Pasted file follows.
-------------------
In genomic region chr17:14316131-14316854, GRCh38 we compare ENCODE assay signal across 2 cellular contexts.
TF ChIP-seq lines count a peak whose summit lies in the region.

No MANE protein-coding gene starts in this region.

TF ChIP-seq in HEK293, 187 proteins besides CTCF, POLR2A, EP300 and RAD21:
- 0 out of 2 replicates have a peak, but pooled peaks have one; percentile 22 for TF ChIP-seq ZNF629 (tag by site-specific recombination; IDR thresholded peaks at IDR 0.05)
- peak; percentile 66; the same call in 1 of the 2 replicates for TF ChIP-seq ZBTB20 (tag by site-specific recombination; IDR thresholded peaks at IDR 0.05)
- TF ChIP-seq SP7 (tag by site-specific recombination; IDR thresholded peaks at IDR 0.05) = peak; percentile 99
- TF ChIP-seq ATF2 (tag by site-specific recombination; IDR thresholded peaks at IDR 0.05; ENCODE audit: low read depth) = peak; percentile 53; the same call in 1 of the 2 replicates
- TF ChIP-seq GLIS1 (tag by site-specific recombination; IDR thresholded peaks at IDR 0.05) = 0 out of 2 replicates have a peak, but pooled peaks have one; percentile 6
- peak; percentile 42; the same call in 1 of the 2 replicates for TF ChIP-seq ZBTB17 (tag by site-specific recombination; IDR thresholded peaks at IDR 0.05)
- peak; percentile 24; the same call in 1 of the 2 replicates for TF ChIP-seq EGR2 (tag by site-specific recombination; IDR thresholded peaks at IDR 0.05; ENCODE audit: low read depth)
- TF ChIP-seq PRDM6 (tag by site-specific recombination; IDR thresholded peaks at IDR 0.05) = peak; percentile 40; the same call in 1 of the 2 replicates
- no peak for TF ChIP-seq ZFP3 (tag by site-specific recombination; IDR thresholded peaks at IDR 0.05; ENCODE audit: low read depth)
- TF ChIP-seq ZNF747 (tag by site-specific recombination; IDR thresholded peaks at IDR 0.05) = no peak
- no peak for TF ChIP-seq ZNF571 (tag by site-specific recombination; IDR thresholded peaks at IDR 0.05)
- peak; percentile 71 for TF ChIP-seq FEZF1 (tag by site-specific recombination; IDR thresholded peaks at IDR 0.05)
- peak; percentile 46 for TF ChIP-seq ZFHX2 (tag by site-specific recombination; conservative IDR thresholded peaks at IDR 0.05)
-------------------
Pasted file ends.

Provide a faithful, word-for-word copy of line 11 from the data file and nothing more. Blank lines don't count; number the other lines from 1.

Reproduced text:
- peak; percentile 24; the same call in 1 of the 2 replicates for TF ChIP-seq EGR2 (tag by site-specific recombination; IDR thresholded peaks at IDR 0.05; ENCODE audit: low read depth)